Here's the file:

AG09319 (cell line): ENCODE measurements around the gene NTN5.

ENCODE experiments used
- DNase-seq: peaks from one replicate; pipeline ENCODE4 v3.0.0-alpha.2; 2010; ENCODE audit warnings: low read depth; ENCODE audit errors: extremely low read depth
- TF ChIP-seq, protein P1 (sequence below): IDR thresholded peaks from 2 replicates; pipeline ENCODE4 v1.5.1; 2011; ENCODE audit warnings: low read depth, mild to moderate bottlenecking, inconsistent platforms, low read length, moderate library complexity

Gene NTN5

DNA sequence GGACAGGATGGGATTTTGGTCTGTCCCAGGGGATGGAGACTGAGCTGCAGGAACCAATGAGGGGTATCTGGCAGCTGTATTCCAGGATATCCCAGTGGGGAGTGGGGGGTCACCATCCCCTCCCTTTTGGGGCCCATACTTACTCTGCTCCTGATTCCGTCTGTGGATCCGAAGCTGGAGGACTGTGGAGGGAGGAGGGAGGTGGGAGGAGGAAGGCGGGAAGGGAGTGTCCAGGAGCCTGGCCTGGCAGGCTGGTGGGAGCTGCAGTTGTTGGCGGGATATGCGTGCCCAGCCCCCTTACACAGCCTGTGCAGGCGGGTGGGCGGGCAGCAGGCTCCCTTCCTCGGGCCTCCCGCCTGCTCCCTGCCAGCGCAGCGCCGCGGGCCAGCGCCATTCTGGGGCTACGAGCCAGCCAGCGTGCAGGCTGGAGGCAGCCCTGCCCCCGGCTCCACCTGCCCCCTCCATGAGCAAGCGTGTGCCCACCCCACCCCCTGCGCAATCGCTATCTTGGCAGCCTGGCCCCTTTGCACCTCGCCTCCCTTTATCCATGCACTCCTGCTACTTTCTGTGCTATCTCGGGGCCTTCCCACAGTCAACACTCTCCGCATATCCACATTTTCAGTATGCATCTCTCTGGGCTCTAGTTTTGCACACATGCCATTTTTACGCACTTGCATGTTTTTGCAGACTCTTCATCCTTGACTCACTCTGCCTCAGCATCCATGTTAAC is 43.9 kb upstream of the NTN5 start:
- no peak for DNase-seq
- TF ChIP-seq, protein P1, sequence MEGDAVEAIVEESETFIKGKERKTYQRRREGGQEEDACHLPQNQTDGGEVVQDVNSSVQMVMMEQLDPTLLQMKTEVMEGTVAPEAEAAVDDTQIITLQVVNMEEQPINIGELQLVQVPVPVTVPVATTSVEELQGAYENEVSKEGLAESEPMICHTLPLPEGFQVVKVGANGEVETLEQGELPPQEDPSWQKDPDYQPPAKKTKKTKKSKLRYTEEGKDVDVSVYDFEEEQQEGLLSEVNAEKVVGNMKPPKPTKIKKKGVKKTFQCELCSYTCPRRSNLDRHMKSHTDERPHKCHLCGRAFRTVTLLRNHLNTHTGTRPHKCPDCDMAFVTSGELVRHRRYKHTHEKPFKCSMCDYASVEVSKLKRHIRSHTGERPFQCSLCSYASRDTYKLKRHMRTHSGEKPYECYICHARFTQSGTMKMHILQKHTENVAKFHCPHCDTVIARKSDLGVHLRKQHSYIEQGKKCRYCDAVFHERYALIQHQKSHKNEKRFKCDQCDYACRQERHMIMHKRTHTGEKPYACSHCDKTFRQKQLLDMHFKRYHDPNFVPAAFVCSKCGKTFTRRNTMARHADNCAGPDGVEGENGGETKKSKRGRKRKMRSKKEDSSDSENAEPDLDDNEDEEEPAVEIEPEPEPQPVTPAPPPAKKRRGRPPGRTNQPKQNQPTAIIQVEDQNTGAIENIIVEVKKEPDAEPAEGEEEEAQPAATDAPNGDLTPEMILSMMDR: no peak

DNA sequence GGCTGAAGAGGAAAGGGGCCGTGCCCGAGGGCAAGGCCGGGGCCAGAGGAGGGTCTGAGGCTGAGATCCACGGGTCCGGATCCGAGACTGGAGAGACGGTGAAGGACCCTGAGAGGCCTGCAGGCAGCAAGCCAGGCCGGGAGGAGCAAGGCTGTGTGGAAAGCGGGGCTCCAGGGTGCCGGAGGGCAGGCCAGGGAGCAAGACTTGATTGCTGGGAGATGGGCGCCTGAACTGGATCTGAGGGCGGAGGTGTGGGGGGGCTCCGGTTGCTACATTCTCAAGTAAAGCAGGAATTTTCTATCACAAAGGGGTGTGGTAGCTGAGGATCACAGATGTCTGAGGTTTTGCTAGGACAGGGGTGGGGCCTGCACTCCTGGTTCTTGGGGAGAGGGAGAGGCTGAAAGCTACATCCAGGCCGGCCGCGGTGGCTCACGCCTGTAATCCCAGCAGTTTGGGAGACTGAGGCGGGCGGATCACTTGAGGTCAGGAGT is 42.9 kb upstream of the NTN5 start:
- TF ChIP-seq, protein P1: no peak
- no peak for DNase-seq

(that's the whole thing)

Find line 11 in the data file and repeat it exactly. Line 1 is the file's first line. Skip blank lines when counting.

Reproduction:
- no peak for DNase-seq